Column published in Smith County Pioneer – November 13, 2014

By El Dean Holthus

News is scarce as we all continue to unwind after our big week-end and don’t feel it is news to write about what is happening at everyone’s else’s location.

We continue to have a regular number of visitors each day of the week; individuals have asked, “Why don’t you print more quotes from your registration book”? I have printed some but again if it is nothing new it is not news. What we do have, and think the locals appreciate, is the awe and respect we observe on the faces of visitors without their speaking word. Most readers are aware that we have interior and exterior security cameras provided by NexTech that record visitor activity in and around the Cabin; it is available on our home computers for Gerald, Mark McClain and I to observe 24 hours a day, 7 days a week. It is a delight to observe visitors of all ages as they walk in the door and to a person are quiet, look at the re-building photos, check the loft, feel the rope cot, look in the trunk and admire the furnishing. People who visit our site are special in that they are students of history and show respect for the work at the Site by so many people. All of you who have been apart of the Site through your labor, donated materials and cash can rightly say, “I am a part owner, this is my Cabin and I am proud to have helped to save it”.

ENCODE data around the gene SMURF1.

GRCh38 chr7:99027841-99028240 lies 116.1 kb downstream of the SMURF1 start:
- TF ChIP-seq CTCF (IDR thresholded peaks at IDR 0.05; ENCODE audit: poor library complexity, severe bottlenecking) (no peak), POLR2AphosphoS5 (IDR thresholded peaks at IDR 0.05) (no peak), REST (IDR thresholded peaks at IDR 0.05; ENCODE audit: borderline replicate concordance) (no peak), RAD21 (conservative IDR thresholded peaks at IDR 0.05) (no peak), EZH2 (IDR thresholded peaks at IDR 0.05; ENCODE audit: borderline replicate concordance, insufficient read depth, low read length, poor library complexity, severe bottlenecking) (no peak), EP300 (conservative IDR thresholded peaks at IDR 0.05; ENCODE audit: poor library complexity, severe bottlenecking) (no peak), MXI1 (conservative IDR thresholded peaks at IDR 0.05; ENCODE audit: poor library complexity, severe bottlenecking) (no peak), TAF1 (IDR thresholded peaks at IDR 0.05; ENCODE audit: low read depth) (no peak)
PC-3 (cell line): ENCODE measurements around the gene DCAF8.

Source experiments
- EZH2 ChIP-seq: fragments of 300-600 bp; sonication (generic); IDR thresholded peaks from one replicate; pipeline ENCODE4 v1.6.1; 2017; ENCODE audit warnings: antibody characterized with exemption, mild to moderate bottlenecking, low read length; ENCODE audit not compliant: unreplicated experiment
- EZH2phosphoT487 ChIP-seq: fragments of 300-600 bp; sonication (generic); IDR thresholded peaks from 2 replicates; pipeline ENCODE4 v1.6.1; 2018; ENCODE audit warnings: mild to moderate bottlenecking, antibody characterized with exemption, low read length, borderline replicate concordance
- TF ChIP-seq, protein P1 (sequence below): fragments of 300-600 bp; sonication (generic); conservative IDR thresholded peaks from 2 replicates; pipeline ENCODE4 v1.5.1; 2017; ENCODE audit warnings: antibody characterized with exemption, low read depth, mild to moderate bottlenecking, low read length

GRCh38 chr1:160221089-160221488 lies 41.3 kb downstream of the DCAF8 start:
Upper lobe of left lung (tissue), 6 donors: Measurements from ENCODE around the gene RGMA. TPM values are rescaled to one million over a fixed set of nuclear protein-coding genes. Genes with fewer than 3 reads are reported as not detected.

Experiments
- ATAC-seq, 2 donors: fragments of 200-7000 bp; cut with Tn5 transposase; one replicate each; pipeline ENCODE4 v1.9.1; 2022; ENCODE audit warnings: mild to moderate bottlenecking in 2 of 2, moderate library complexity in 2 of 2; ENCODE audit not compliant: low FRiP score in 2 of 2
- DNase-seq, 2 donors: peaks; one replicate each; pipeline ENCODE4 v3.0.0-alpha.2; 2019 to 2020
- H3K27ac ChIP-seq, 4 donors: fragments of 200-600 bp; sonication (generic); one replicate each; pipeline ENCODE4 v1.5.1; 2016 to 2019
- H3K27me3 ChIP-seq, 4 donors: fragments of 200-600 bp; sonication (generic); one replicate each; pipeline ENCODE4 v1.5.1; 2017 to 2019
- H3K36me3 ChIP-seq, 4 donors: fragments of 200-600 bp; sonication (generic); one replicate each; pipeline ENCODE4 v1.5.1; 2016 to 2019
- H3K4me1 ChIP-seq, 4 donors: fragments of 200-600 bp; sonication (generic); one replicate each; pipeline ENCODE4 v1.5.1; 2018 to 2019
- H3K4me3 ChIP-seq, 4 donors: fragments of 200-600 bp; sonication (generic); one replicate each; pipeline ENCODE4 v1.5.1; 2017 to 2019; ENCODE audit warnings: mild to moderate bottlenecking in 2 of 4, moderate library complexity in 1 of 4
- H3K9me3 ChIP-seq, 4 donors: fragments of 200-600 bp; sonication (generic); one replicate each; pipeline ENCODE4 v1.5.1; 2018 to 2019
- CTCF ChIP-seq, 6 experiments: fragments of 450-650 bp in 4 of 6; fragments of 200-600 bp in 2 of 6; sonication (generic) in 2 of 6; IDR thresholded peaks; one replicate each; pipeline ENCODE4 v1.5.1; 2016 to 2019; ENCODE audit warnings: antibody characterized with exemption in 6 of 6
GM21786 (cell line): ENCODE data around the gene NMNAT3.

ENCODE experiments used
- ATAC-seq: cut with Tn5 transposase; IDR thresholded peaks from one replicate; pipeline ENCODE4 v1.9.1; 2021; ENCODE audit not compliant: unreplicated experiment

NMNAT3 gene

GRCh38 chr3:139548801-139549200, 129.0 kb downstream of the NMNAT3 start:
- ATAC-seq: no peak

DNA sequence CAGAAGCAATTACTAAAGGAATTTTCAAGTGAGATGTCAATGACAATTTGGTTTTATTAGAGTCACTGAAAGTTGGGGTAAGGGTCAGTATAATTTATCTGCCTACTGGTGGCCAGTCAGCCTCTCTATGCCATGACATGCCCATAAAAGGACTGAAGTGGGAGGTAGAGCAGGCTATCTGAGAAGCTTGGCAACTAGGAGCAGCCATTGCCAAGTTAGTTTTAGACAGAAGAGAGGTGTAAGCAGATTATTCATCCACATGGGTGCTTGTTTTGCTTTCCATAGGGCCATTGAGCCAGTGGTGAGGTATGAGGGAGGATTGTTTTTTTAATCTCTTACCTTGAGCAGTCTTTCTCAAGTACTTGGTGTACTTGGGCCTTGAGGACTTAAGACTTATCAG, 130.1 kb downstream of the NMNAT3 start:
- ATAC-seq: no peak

Thursday I was in Osborne at the Parkview Care Center to share the story of our re-dedication. Kristen, the activities Director, is a big fan of Home on the Range having made a scrap book of pictures and articles for the residents to enjoy. She attended our Saturday events during the re-dedication week-end. I am always delighted to have the opportunity to visit with Bud Nech, originally from Kensington, who flew bombing raids in B-24’s in the Italian Theater during WW II and wound up serving timeas a prisoner of War. He introduced me to a friend of his, also a resident who had served in the China/Burma Theater caring for mules, sent from France, used by Allied Forces in the mountains of Burma; he shared of the mules taking supplies up the mountains and carrying body bags on their return.

I want to again remind all my readers, regardless of your age, if you know anyone older than 80 years thank them for their part fighting in or supporting our War efforts during WW II. Tom Brokaw called them the “GREATEST GENERATION” and I would add, “If not for their efforts we would be speaking German or Japanese.”

Kathy and I had the privilege to represent Home on the Range in the Kensington Veterans Day Parade. This is a great program requiring a large amount of money and 100’s of hours of work for the purpose of maintaining the Armistice Day Tradition and honoring all military of all Wars whether retired or on active duty. Ruth Bienhoff detailed some of the history last week.

We urge and invite you to visit the HOR Site, walk the Nature Trail where you might learn something about someone you have known all your life and never knew they had a relationship to Home on the Range. It is worth a trip to see beauty and simplicity of the furniture made by Gerald complimented by the new stove donated by Orscheln, Inc.

If you are bringing a group give me a call; 785-695-2347 and I will see if we can set up a tour.